Management Major, BS (International Management Concentration)
The international management concentration seeks to broaden students’ horizons and prepare them for the increasingly global business world. This concentration will help students understand both the technological, economic, and political forces shaping the world economy and the implications for management practices. Students will gain an appreciation of the diverse economies and cultures of different countries.
Graduates concentrating in international management are well prepared for a wide variety of careers in general management, international management and marketing, and financial analysis. Our alumni work in importing/exporting, retailing, sales, tourism, product management, and trade positions in multinational companies. International management concentrators are well positioned for graduate studies in business, law, international development, and international economics.
The interdisciplinary nature of this concentration provides students with the flexibility to choose courses from a broad range of disciplines related to international business. Note that the non-CM courses are not scheduled by the College of Management, so availability of these of these courses cannot be guaranteed. Prerequisites for these courses are strictly enforced, so INTMGT concentrators should plan their schedules carefully and early.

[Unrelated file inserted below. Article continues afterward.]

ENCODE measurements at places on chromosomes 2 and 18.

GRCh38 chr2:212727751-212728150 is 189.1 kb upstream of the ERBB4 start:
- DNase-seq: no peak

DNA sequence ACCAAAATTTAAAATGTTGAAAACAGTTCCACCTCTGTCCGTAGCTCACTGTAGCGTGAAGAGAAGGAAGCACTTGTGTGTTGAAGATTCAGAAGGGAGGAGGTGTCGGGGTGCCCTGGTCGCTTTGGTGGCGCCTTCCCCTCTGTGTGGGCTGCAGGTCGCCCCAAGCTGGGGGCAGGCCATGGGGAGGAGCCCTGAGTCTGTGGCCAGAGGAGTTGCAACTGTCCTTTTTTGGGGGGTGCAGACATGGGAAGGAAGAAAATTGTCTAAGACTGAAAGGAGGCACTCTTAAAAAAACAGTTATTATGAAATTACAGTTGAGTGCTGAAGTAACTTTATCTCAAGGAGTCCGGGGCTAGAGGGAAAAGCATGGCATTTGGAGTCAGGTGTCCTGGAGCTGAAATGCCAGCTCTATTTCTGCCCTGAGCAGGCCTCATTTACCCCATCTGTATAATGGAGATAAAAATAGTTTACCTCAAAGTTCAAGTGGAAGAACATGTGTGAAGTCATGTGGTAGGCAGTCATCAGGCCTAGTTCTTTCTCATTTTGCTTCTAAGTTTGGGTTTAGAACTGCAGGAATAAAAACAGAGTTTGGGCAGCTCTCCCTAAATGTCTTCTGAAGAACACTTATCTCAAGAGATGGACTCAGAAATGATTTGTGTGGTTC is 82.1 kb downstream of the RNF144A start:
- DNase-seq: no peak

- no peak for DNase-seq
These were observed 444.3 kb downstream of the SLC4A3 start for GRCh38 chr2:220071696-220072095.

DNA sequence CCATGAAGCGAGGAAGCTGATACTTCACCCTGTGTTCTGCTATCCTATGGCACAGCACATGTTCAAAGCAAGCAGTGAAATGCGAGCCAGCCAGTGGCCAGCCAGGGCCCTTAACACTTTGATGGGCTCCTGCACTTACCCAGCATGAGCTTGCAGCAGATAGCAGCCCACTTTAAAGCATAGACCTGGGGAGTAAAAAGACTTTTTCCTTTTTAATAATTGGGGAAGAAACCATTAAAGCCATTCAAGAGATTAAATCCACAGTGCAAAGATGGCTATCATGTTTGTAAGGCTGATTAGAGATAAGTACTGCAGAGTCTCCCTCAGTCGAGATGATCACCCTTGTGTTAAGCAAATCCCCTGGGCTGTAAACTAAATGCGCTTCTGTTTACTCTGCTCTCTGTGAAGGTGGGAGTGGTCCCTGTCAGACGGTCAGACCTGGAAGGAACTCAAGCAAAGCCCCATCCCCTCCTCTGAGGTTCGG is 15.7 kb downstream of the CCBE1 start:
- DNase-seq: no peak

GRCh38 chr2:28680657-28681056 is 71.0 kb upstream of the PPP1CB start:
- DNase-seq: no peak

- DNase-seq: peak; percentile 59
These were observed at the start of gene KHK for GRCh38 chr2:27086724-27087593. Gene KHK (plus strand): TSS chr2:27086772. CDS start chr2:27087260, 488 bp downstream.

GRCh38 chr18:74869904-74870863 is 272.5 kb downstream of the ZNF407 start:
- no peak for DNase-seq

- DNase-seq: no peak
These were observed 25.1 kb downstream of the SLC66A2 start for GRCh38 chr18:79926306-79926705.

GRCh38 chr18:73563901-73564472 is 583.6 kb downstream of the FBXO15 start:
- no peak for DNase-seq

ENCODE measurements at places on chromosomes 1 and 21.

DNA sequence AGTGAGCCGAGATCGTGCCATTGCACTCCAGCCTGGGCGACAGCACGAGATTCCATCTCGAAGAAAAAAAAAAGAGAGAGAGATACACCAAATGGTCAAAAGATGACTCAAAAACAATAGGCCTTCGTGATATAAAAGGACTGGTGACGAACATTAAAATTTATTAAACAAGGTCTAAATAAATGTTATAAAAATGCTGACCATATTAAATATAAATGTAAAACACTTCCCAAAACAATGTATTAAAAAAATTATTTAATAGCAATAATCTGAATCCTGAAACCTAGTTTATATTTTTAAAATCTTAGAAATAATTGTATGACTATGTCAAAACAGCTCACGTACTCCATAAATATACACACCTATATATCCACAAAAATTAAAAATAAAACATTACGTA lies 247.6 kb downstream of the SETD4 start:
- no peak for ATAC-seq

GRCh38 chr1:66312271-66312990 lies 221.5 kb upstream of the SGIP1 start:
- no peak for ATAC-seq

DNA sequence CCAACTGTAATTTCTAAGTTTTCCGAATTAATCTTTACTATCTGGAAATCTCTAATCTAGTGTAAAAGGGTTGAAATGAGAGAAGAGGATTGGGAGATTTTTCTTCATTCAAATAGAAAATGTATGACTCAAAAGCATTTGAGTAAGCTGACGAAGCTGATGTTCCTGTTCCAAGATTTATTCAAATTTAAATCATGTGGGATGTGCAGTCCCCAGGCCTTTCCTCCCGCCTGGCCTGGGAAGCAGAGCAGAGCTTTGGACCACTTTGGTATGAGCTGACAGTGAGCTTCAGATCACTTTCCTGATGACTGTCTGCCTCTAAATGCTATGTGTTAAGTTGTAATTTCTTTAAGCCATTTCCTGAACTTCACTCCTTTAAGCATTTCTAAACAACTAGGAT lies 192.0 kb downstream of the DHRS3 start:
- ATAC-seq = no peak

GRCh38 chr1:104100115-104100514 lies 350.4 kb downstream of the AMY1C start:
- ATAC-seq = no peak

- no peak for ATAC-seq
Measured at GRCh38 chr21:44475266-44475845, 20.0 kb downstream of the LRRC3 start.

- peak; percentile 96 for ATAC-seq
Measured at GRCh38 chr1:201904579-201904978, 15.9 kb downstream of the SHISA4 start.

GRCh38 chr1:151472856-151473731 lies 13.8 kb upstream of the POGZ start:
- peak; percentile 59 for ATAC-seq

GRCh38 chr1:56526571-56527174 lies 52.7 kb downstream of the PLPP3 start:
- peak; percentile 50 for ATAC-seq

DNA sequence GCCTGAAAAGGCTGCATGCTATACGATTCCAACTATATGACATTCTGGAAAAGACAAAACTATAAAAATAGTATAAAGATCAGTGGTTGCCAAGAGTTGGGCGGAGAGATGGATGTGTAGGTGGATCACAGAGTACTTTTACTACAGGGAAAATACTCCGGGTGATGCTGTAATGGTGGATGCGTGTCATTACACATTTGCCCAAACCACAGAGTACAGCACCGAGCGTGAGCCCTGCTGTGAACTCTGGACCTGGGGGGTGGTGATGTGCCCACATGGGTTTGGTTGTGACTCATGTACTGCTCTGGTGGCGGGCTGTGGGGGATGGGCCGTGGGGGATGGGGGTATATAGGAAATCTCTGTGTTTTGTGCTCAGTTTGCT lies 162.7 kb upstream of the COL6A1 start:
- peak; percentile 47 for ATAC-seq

Five Courses Required (15 credits)
Take all three of these required courses:
Take any two of the following courses:
ECON 334 International Trade
ECON 335 International Finance
ECON 336 Economic Development
ECON 372 Comparative Economic Systems
ECON 435 The Multinational Corporation
IR 480 The Political Economy of International Trade
POLSCI 410 The Politics of International Economic Relations MGT 480 Internship
Notes: Students are allowed to pursue more than one concentration. However, no more than two courses from the first concentration can be used toward the second.
Concentration courses are not guaranteed to be offered every semester. Students should meet with their advisor to plan out a specific path for graduation.
The concentration requirements in place when a student declares the concentration are the requirement to be completed, not necessarily the concentration requirements in place at the time of enrollment in the College of Management. The proper concentration requirements will appear on the degree audit.